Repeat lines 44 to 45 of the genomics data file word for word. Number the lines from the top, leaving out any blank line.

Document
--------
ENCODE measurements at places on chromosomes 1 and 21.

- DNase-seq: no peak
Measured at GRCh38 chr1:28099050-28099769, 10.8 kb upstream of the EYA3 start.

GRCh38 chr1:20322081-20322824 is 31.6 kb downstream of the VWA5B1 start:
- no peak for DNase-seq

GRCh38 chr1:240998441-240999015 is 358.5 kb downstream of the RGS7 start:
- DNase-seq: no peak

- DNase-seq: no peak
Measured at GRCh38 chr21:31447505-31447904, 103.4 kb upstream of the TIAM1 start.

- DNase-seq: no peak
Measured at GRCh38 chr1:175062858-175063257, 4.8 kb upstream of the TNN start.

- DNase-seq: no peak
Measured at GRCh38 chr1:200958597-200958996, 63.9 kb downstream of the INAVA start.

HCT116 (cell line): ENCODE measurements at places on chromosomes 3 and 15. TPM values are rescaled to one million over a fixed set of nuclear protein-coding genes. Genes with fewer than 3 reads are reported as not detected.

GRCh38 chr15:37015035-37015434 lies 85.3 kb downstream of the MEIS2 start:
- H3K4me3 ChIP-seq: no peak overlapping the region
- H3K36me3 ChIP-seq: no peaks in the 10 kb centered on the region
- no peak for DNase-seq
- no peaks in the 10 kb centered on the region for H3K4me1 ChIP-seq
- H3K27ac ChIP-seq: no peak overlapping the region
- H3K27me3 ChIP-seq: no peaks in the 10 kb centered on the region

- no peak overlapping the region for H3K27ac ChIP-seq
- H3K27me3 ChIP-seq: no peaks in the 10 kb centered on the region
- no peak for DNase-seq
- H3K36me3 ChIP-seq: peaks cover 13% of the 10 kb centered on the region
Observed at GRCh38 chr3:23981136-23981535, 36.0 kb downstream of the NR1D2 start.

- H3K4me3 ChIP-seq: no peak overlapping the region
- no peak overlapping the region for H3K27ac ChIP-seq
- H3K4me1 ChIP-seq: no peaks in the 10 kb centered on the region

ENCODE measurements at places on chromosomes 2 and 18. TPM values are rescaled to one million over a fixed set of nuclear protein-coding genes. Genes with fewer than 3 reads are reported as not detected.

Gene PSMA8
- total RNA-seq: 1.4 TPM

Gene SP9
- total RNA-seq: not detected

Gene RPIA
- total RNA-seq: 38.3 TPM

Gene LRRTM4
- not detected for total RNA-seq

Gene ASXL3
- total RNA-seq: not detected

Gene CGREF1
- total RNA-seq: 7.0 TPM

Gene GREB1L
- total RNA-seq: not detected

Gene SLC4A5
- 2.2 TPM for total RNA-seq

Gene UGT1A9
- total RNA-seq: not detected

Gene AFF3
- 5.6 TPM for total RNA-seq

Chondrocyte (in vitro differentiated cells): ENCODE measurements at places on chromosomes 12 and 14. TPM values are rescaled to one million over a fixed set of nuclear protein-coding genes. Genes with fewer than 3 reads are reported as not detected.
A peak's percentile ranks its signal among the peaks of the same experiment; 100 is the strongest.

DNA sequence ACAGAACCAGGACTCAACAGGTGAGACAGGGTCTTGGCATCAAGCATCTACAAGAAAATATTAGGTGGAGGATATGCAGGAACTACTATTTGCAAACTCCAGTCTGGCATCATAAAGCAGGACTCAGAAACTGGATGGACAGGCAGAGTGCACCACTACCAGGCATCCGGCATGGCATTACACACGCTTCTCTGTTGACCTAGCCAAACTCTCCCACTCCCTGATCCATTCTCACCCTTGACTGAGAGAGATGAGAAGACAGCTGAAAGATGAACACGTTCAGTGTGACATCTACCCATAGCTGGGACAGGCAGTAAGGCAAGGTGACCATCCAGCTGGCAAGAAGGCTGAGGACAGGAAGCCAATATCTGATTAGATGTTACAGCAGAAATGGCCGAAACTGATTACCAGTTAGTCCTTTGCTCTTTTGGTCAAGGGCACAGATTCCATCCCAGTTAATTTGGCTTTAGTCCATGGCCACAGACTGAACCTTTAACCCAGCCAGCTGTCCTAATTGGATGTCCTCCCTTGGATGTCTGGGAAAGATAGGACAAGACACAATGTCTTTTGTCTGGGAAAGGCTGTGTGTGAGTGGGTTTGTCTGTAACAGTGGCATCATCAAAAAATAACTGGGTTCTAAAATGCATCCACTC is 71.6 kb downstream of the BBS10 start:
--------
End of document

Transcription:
- total RNA-seq: not detected

Gene SLC4A5